From the time our children are infants, we tell them “Don’t.” Don’t touch. Don’t hit. Don’t put that in your mouth. Health and safety concerns are often the root of our use of this four letter word. We tell our children what not to do and then we wonder why they continue to touch and to hit and to put it in their mouths. You cannot stop a behavior without replacing it. We need to stop using that four letter word and tell them what to do. We need to make expectations the focus of teaching behavior rather than what we don’t want to see or hear.
When your child hits, pushes or kicks, he is trying to express his frustration. When your child reaches for intriguing items, she is expressing her curiosity. The frontal lobe of the brain isn’t developed yet so the children cannot control their impulses. When they have the impulse to act physically or reach for dangerous items and we say, “Don’t,” they will. They have nothing else to do with that energy. A child who reaches for an outlet should be told to put his hand down. “Don’t touch” will most often be too hard to process and an impulse that has to be released. When a child hits or kicks or pushes, we need to say, “Next time, you need to….” and tell her what we want her to do when the situation recurs. We should tell children to walk rather than don’t run, put feet on the floor rather than don’t climb and take turns rather than don’t grab that toy.
The worse use of the four letter word “Don’t,” however, is about emotions. Don’t cry. Don’t be scared. Don’t have normal human emotions because they are unacceptable. That’s the message that is sent when we invalid their real and normal feelings by saying, “Don’t.” Sadness and fear are part of the human experience. It is fine to feel fear. Fear can keep us from harm. It is okay to cry. We are all sad sometimes. When I was a girl, parents would say to a crying child, “I will give you something to cry about…” That was ludicrous. If we were crying, we had a reason to cry. It was a legitimate child’s reason to cry. Many parents of my generation vowed never to say that to our children but we are equally soul crushing when we say, “Don’t cry” and “Don’t be scared.” It is so important that children of all ages are given the freedom to feel. It is a basic human right. Real men and women cry. Why do we ask that our children don’t?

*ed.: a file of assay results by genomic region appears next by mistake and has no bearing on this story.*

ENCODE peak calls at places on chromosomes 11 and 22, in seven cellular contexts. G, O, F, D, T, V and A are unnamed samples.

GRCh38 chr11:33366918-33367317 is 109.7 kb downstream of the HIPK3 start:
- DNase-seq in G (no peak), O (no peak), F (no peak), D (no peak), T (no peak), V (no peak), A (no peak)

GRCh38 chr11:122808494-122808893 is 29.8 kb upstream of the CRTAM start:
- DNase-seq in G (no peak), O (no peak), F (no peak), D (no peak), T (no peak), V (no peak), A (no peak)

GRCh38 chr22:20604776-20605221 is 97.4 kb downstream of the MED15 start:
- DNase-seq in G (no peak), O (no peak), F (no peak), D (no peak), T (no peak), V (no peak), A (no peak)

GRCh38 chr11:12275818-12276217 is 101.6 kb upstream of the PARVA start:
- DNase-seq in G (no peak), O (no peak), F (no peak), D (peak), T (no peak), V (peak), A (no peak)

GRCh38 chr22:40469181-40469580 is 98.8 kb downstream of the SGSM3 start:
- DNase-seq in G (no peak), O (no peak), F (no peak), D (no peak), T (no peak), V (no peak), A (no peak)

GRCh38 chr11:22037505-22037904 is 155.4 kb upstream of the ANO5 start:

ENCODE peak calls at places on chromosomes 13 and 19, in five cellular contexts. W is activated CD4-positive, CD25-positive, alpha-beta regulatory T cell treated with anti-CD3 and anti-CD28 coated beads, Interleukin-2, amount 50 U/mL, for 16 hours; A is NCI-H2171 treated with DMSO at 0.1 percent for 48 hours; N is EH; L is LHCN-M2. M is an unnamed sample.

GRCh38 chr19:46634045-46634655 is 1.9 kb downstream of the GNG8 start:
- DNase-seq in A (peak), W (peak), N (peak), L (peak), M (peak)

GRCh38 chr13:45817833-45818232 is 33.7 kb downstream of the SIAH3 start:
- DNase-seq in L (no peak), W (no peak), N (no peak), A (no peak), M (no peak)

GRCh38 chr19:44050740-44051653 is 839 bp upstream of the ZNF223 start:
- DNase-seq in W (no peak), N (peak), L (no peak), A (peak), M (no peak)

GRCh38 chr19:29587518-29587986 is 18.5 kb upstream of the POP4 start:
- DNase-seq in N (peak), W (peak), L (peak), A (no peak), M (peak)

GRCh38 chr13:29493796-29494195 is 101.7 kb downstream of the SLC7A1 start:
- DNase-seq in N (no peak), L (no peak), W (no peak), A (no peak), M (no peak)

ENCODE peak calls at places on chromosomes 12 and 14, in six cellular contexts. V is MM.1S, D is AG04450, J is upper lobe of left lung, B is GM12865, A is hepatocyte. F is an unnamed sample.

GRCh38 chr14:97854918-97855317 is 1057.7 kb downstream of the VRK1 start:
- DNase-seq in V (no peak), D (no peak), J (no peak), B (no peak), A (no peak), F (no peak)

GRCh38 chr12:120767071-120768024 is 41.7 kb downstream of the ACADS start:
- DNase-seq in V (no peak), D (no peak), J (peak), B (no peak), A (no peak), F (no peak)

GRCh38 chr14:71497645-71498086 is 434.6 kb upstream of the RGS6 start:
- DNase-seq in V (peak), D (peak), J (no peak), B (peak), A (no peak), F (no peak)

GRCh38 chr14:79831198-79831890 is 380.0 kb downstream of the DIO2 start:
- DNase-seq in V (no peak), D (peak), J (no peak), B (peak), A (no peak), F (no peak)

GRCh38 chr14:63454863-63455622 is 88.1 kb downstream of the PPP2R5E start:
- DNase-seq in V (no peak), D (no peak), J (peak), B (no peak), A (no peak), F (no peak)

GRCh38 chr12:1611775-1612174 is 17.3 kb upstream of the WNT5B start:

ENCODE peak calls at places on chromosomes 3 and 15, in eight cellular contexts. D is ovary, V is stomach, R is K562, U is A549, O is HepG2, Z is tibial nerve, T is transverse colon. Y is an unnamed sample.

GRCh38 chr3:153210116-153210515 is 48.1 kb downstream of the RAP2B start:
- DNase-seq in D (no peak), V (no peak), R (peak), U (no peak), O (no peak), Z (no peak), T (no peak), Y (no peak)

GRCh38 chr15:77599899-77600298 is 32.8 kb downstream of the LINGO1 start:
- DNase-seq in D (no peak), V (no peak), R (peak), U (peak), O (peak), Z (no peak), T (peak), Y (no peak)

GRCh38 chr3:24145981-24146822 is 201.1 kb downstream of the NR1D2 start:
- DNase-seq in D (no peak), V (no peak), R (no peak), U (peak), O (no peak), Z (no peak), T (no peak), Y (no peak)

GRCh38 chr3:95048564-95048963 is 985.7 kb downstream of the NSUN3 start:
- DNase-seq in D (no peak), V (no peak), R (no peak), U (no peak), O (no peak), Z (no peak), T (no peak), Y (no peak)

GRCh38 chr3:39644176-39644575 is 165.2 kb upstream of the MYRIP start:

Don’t is such an integral part of our everyday speech that we often fail to realize that we are saying it until it is too late. Put “don’t” in the same category as other words that you prefer not to use in front of your children. Replace it with “try” and “do” when we want to teach behavior. Replace it with “It’s okay to be scared. Let me help you” and “I see you are sad. Can I hug you?”
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